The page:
… Oh, and Johnston also reminded us – right at the end of the press conference – that roster cuts will be urgently needed to get down to the league’s ridiculous 20-player limit. No specifics, but I again find myself doubting there is room on a shrinking team with a rising payroll for attacking middie Rohan Ricketts, his $200,000-play pay packet, and the sheer number of passes that go to him, and never come back.
    But that’s tomorrow’s debate. Tonight – well, what the heck? DeRo party!!!!
    Onward!

    Guest

    Manchester Who-nited?

    By Guest, in Onward Soccer,

    So troubled financial mega-giants AIG have informed galactic soccer gods Manchester United they will no longer pay mega-millions to splash their initials across the front of the team’s famous red jerseys.
    Some piddly little detail about being a front-and-centre flashpoint in the global bank crisis somehow makes the four-year, 55.6-million quid sponsorship team a titch bit of an unaffordable luxury.
    [PRBREAK][/PRBREAK]
    United are apparently unconcerned, citing great and friendly corporate connections all over Malaysia, South Korea and Saudi Arabia.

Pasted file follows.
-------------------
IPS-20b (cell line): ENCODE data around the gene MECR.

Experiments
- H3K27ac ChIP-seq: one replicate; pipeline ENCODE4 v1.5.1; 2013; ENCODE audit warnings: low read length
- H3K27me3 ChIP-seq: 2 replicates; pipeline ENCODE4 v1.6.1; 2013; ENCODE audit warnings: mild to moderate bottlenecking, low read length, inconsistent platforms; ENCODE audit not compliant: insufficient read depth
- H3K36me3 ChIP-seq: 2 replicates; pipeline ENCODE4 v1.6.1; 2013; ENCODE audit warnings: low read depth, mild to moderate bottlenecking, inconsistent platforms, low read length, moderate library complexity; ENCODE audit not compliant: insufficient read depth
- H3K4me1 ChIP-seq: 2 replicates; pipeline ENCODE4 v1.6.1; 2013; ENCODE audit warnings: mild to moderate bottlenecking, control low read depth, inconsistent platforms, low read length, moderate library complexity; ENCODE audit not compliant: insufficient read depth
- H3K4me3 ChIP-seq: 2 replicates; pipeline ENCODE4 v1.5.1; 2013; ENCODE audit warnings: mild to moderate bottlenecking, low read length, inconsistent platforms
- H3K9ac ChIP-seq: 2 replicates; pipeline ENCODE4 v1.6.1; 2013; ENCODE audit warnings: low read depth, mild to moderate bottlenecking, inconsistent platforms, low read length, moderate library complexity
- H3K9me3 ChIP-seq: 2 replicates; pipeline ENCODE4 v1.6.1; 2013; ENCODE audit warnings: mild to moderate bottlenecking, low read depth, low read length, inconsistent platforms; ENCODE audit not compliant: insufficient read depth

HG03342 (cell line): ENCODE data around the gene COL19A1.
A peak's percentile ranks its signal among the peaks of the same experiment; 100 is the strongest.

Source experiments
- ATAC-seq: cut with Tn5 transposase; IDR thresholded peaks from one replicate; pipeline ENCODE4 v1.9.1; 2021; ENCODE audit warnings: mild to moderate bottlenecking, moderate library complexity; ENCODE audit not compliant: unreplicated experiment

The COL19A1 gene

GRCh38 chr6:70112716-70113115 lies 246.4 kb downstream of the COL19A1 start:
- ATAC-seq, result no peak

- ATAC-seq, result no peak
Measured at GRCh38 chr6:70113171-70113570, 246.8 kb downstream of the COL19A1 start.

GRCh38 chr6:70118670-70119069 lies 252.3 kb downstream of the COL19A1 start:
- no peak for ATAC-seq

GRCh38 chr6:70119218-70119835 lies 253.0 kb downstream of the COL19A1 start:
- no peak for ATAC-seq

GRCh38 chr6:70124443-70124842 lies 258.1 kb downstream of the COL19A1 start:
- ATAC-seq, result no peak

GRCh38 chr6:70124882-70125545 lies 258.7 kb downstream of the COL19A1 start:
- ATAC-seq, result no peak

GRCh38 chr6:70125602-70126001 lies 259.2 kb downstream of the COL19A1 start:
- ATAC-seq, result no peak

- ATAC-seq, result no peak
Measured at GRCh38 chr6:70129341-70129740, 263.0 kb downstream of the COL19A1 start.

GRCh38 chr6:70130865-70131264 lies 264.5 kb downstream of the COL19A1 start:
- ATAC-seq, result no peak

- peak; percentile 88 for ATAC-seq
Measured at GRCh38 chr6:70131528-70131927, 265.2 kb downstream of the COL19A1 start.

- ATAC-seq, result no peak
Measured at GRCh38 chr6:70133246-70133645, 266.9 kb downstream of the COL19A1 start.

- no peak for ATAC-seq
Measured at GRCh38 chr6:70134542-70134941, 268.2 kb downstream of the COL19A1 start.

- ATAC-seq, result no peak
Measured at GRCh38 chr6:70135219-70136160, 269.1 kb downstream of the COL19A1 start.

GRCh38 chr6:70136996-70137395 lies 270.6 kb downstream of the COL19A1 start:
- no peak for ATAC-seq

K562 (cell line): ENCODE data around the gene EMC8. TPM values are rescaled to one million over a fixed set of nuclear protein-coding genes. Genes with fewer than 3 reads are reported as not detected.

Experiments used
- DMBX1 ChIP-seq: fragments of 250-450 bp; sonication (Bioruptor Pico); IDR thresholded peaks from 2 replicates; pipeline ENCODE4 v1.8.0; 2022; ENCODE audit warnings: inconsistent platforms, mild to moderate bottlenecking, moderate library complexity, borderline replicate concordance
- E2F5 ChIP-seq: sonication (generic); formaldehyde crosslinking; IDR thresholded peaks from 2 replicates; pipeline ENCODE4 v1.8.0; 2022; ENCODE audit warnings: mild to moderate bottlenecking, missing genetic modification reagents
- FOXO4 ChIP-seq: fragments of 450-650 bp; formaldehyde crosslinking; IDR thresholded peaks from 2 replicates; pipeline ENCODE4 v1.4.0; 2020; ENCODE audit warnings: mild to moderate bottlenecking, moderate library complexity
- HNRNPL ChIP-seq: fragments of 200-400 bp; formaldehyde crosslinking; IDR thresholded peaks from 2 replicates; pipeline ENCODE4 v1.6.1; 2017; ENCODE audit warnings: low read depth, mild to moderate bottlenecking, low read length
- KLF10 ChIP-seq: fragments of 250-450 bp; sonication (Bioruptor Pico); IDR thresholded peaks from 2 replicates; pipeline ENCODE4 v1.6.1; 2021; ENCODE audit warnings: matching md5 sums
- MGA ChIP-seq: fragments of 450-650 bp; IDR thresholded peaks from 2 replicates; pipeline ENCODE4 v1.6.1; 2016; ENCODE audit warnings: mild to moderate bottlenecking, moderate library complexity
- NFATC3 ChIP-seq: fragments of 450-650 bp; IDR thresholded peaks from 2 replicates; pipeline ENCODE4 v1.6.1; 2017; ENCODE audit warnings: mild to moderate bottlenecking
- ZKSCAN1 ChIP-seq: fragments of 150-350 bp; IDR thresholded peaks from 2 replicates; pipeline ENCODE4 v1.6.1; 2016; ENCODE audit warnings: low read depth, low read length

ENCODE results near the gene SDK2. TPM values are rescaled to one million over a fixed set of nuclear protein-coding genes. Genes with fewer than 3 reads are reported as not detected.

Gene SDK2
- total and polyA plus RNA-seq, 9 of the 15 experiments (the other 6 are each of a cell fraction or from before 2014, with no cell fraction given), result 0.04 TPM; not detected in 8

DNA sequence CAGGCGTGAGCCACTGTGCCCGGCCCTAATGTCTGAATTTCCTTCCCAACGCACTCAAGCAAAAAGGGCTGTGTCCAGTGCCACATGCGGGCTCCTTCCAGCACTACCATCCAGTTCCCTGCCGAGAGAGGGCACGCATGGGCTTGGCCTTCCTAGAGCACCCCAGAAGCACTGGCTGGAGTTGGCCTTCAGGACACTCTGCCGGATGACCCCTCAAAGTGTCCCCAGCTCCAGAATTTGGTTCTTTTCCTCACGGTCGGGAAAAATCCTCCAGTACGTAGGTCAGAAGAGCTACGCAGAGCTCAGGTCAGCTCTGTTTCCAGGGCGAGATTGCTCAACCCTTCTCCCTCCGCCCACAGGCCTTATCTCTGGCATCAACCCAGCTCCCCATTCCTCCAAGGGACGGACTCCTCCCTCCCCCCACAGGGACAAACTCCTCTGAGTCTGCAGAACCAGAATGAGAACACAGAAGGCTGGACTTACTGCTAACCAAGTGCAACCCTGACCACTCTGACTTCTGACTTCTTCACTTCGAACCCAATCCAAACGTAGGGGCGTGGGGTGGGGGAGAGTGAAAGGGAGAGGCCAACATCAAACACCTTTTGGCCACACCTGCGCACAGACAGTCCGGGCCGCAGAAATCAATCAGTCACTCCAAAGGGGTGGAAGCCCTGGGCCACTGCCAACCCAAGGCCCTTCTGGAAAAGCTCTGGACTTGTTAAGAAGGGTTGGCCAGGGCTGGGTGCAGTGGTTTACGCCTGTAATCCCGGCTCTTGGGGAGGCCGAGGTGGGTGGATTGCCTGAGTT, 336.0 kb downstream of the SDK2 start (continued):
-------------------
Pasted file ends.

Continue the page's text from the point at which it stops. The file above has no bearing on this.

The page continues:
Let’s see – Arabian peninsula, infinite cash, strong interest in soccer, clear and present connections to Manchester ….
    Well, maybe I’m just feeling impish this morning, but what about – Manchester City?
    If I’m trillionaire and City owner Sheikh Zayed bin Sultan Al Nahyan (from Adu Dhabi) and I’ve just bought my way into the English Premier League, and my team is still struggling in the table despite my awesome and almost incalculable wealth, I’d be looking to raise my profile and make a statement that would ring in every single corner of the footballing world.
    And what better way to do it, than be the man who put the words “Manchester City” on the front of Manchester United’s shirts?